Tarboro’s Confederate monument has a new home.

The Tarboro Town Council voted unanimously Monday to place ownership of the monument, dedicated on the Town Common on Oct. 29, 1904, and removed on Sept. 5 amid nationwide civil unrest, in the hands of the Fort Branch Historical Society.

Fort Branch was one of three proposals submitted to the council but the only one considered as Mayor Pro Tem Othar Woodard, attending the meeting via telephone, quickly made the motion to award possession of the monument to the 501(c)3 organization, which supports the Fort Branch Confederate Earthen Fort Civil War Site.

It was Woodard who made the motion to remove the monument from the Town Common.

Fort Branch overlooks the Roanoke River and is located two miles below Hamilton and 60 miles upriver from Plymouth. It is about a 35-minute drive east of Tarboro.

In his written proposal to the council, Fort Branch Historical Society President Jimmy Braswell, who lives in Tarboro, wrote that his organization is focused on historical and archaeological preservation of Fort Branch.

“This organization has been focused on preserving the site for over 40 years,” Braswell wrote. “It has been entrusted with major artifacts from the time by the State of North Carolina to include seven cannons that were recovered from the Roanoke River during 1972 and 1977. We are charged with care and maintenance and public display of the artifacts from the two recovery operations. The seven cannons at Fort Branch account for 70 percent of the cannons at Fort Branch.”

He described Fort Branch as “unique among all Civil War sites. No other site comes even close to being able to display such a high percentage of original guns that are directly connected to the specific site.”

In pointing out why Fort Branch would be a good location for the re-erection of the monument, he pointed out that Gov. Roy Cooper “stated that such monuments should be at sites that correlate in historical context. Following that mindset, monuments have been successfully re-erected at the Kinston and Bentonville battlefields. Fort Branch is a Confederate earthen fort, which was the closest military installation to Tarboro/Edgecombe County.”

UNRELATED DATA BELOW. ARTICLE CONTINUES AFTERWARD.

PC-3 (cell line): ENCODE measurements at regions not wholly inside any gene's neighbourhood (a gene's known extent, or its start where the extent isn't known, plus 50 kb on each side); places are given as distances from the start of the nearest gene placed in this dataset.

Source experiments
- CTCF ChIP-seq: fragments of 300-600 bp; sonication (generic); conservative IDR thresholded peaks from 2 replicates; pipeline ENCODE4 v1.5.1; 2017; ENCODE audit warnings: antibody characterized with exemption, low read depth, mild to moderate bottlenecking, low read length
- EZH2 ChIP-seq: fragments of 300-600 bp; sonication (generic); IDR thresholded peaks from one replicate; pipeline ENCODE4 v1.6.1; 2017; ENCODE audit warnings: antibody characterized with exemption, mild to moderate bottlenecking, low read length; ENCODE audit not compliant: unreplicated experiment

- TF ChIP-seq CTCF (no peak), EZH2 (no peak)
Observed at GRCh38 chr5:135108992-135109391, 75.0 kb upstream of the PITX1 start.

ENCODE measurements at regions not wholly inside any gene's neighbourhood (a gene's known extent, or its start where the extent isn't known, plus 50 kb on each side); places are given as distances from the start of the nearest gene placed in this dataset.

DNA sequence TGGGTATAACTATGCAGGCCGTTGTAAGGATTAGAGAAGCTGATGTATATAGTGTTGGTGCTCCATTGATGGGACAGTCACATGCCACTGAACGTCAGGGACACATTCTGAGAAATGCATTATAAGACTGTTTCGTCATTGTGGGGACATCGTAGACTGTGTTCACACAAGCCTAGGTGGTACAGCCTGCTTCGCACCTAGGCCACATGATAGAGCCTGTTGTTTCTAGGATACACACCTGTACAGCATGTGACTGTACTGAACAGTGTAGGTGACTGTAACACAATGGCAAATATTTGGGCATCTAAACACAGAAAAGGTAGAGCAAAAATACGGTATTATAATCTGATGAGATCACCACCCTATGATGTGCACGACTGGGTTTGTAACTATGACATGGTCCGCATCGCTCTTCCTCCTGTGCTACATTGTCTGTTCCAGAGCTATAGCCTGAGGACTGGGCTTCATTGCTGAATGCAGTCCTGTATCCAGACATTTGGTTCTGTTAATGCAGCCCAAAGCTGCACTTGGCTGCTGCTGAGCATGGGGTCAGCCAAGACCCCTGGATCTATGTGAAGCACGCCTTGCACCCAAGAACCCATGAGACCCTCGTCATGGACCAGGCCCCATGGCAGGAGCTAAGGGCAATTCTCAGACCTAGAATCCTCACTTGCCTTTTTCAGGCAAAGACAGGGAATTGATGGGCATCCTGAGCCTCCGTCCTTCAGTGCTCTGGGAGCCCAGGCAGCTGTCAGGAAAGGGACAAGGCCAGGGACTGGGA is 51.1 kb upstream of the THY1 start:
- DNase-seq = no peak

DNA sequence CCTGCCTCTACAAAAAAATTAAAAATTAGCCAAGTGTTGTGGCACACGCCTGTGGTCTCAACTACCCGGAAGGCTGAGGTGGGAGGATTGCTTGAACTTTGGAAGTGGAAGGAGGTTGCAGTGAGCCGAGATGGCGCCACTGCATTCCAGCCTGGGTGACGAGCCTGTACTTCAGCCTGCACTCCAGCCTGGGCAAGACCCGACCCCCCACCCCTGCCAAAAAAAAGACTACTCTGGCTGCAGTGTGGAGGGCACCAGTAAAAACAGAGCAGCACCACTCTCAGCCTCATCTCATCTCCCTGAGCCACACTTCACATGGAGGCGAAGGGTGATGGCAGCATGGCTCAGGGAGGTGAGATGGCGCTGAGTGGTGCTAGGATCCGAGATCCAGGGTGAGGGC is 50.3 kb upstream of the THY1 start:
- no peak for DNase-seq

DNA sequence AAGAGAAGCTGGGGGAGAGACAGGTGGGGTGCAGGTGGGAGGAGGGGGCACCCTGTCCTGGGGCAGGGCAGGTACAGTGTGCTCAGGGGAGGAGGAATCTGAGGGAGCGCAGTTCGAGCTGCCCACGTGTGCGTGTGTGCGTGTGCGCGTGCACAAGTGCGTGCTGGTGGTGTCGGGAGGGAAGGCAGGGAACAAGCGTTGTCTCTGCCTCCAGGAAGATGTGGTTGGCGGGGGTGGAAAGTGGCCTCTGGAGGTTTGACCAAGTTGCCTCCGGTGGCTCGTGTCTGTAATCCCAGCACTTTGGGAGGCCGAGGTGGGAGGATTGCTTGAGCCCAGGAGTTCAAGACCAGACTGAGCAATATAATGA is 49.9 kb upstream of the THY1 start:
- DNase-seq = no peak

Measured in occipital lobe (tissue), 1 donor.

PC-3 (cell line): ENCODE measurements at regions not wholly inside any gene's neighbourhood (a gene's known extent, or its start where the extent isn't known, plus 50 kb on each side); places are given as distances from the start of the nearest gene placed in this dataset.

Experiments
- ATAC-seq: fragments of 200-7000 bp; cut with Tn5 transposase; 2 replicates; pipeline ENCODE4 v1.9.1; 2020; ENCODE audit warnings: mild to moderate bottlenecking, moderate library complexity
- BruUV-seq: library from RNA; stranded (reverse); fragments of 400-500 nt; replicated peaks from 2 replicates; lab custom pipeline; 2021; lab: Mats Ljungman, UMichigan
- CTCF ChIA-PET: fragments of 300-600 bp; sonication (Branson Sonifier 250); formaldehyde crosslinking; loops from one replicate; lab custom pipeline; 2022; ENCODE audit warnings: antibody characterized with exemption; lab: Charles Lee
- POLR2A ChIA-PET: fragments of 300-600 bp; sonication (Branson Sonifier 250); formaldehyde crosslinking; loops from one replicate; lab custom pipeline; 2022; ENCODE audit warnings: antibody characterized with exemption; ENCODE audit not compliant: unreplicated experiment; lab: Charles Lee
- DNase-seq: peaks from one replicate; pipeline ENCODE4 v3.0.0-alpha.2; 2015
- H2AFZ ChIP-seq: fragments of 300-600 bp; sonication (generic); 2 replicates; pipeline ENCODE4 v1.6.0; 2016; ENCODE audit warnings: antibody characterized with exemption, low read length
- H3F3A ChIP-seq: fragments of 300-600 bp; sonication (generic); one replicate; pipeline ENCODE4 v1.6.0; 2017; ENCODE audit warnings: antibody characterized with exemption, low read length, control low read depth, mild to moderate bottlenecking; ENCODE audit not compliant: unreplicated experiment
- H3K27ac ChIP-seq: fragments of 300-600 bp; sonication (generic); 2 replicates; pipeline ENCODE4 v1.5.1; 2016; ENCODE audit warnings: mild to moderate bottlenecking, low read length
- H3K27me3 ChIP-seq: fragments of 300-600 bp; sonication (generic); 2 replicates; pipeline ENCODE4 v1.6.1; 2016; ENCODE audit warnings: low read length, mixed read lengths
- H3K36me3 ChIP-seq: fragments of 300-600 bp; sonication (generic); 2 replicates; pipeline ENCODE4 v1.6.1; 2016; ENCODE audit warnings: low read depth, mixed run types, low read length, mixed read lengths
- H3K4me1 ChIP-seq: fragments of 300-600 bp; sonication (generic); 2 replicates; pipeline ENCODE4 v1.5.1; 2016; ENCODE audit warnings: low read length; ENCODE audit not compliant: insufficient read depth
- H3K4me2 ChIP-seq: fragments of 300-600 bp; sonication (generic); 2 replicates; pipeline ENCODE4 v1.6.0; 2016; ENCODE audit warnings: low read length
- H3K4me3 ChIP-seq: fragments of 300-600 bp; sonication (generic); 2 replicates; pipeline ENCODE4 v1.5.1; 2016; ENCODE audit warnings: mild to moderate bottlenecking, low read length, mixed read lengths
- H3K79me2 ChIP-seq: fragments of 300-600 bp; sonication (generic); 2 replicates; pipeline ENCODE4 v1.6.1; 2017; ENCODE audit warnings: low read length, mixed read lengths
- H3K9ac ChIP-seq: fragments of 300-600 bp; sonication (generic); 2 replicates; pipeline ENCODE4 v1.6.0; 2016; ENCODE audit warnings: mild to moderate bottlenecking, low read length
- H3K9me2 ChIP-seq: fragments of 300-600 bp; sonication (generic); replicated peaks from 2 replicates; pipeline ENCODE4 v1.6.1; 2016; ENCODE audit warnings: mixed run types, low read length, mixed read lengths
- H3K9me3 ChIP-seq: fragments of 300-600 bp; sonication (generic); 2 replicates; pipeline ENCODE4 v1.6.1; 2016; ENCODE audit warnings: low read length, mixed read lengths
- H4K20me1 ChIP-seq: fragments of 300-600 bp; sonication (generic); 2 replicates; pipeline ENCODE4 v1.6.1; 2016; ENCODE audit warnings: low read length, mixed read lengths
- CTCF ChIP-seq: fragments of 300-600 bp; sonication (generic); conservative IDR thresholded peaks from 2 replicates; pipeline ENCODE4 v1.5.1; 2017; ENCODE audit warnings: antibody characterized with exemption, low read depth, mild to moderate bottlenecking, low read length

He also provided a list of some 35 Tarboro and Edgecombe County men and boys, aged 15-17, who served at Fort Branch and returned to defend their homes and save the bridge when Union troops attempted to burn it to cover their retreat toward New Bern and the coast.

Braswell said his organization would remove the components of the monument from storage within 120 days and wrote, “In conclusion, there is and never has been a more appropriate site for the relocation of the Edgecombe County Confederate Soldier’s monument than Fort Branch. If granted the monument, the Fort Branch Historical Society fully intends to re-erect it at Fort Branch to honor all soldiers that fought in the conflict. We would make plans to remove the components of the monument from town storage within 120 days and do everything in our power to re-erect this monument to honor these veterans and keep it available to the public.”

Other proposals were received from McCutchan Jones at Coolmore Plantation and Tarboro Revitalization Inc.

Jones’ plan was to re-erect the monument in a rose garden, where it could be viewed by appointment and during occasional open houses. Tarboro Revitalization’s plan was to re-erect the monument at an unidentified location on private land.